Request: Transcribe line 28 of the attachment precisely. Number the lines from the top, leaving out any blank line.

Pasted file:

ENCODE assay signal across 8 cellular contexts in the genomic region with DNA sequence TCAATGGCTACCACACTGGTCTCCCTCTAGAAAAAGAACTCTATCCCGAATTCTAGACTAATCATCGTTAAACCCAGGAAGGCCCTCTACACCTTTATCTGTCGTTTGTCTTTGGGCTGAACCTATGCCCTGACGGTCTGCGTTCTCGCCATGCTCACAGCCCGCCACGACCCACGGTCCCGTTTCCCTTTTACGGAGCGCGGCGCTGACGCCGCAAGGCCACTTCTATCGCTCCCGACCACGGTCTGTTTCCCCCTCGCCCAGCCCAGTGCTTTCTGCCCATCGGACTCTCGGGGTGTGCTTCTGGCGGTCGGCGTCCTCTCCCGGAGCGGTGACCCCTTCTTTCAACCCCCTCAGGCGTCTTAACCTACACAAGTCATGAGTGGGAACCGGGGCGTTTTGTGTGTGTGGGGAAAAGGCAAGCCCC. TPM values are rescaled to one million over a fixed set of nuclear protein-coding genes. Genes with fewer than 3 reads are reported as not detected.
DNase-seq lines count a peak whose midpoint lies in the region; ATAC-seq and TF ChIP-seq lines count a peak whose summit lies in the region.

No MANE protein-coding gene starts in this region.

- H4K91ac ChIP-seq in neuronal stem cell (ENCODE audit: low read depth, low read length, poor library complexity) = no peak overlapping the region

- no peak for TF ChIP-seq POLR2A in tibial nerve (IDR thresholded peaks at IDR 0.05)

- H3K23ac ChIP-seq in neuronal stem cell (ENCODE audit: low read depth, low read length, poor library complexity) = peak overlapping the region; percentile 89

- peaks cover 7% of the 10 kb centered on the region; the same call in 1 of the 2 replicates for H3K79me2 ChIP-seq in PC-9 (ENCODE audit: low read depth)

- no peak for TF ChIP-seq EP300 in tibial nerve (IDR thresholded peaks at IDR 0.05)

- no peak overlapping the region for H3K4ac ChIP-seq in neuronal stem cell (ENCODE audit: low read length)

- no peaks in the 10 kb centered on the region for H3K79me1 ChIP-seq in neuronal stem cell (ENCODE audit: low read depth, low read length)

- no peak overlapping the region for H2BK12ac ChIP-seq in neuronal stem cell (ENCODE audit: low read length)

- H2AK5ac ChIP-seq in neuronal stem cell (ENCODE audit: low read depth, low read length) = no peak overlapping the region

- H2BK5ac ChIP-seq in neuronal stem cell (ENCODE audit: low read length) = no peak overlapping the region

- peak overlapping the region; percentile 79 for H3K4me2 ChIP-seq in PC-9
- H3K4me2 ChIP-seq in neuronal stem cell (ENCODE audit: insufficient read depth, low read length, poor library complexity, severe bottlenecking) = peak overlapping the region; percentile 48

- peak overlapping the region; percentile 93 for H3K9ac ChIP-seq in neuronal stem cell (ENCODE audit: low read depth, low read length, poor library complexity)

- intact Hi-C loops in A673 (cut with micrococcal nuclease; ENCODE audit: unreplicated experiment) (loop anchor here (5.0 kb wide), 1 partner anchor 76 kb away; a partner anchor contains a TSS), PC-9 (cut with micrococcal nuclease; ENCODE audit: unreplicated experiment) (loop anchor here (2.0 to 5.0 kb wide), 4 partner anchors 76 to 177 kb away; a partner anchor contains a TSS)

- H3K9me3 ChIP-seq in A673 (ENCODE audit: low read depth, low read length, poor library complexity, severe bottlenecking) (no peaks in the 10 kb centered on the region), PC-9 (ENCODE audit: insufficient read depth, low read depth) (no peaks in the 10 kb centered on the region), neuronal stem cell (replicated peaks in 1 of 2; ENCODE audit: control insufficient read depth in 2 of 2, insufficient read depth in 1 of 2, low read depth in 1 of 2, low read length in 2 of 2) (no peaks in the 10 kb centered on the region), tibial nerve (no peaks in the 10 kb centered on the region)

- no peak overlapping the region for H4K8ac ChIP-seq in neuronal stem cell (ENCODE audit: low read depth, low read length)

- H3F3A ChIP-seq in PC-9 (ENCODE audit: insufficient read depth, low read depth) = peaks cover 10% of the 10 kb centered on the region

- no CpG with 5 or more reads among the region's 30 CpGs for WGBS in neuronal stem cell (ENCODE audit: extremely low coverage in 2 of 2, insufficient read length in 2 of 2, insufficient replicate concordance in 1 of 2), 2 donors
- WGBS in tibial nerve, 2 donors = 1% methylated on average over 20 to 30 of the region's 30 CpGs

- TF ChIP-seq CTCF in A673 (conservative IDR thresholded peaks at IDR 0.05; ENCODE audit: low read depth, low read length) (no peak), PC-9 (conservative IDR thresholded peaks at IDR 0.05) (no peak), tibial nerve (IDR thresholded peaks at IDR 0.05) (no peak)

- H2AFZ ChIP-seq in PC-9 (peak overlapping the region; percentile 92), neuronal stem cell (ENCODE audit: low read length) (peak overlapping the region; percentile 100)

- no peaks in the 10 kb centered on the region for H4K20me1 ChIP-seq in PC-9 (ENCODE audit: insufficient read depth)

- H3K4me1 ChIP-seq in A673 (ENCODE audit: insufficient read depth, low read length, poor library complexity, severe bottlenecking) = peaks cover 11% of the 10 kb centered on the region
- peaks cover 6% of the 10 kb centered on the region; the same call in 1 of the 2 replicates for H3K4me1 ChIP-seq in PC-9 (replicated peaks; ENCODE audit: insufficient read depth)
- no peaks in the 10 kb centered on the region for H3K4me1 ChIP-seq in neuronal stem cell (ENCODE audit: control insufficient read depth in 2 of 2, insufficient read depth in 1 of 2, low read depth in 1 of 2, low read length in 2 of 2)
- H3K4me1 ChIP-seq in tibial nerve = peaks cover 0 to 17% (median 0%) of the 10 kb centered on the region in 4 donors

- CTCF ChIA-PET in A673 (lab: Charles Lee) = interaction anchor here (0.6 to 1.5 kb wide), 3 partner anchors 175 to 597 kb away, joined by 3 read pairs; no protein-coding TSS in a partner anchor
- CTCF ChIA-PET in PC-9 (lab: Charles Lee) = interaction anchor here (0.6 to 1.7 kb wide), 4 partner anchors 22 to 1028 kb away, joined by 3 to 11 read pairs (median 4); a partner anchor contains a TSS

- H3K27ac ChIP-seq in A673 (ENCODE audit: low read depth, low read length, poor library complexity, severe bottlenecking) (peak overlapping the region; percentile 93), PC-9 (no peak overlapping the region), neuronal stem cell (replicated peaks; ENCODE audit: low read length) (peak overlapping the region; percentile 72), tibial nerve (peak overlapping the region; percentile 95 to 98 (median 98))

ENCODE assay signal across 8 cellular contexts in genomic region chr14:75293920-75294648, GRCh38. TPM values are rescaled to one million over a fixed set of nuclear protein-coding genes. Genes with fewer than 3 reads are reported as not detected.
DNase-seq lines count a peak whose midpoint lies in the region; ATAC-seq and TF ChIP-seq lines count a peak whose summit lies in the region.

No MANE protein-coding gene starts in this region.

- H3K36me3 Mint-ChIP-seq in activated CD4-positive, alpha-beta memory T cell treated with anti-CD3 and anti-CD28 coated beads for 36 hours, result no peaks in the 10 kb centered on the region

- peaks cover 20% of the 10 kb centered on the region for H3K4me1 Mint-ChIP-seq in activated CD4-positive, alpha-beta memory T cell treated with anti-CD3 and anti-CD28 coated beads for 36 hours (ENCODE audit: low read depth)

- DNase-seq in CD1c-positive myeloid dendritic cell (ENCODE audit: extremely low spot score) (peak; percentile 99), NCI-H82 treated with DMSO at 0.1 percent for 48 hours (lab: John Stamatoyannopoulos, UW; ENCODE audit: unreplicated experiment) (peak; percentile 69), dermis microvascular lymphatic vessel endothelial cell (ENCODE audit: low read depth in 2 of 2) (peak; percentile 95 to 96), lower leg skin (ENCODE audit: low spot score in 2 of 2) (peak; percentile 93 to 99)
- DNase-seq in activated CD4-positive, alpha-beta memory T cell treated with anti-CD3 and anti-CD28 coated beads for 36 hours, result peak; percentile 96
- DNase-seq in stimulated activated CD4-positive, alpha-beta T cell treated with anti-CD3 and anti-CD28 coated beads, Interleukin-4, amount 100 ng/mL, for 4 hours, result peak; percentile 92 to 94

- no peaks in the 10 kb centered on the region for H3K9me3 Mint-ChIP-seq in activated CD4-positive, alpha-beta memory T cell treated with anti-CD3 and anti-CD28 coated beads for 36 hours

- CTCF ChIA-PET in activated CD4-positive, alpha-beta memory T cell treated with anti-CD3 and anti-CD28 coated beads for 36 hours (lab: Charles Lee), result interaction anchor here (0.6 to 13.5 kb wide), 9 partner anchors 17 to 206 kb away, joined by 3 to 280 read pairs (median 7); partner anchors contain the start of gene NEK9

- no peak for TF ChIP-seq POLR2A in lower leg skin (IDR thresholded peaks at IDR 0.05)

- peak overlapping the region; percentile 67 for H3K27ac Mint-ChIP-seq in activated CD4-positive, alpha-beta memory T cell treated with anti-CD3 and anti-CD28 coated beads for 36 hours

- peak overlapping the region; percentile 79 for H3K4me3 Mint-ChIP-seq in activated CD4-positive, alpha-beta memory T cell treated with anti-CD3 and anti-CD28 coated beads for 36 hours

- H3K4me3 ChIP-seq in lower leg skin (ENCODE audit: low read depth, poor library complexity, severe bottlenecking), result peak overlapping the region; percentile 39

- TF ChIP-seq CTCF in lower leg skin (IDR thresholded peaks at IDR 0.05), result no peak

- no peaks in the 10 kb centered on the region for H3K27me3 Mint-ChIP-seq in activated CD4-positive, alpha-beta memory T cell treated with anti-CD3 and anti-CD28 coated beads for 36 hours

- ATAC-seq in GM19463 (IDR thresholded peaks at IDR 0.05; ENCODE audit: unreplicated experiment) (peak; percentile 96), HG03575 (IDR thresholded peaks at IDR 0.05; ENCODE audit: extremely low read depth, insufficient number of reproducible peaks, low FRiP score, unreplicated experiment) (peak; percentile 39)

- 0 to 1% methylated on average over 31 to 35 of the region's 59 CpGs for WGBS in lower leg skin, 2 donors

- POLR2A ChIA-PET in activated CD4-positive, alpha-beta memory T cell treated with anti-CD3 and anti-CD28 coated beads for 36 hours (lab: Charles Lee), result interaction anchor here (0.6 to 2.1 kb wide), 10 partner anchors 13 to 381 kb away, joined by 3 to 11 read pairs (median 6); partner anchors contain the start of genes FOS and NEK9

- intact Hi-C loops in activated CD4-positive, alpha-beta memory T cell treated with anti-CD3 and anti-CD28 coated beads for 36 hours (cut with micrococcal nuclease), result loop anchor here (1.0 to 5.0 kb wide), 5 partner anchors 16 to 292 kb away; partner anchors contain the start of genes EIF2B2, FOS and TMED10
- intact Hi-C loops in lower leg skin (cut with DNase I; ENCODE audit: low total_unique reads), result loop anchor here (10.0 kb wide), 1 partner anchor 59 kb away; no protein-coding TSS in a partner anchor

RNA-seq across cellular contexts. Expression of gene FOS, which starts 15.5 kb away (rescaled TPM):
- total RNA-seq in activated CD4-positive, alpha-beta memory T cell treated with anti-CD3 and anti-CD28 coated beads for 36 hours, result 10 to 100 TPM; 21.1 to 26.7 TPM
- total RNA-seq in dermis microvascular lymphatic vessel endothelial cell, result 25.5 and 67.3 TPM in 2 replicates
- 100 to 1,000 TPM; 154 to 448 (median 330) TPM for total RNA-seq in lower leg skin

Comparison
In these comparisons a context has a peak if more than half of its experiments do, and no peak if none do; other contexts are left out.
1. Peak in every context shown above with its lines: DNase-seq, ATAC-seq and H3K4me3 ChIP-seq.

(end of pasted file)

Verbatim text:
- no peaks in the 10 kb centered on the region for H3K4me1 ChIP-seq in neuronal stem cell (ENCODE audit: control insufficient read depth in 2 of 2, insufficient read depth in 1 of 2, low read depth in 1 of 2, low read length in 2 of 2)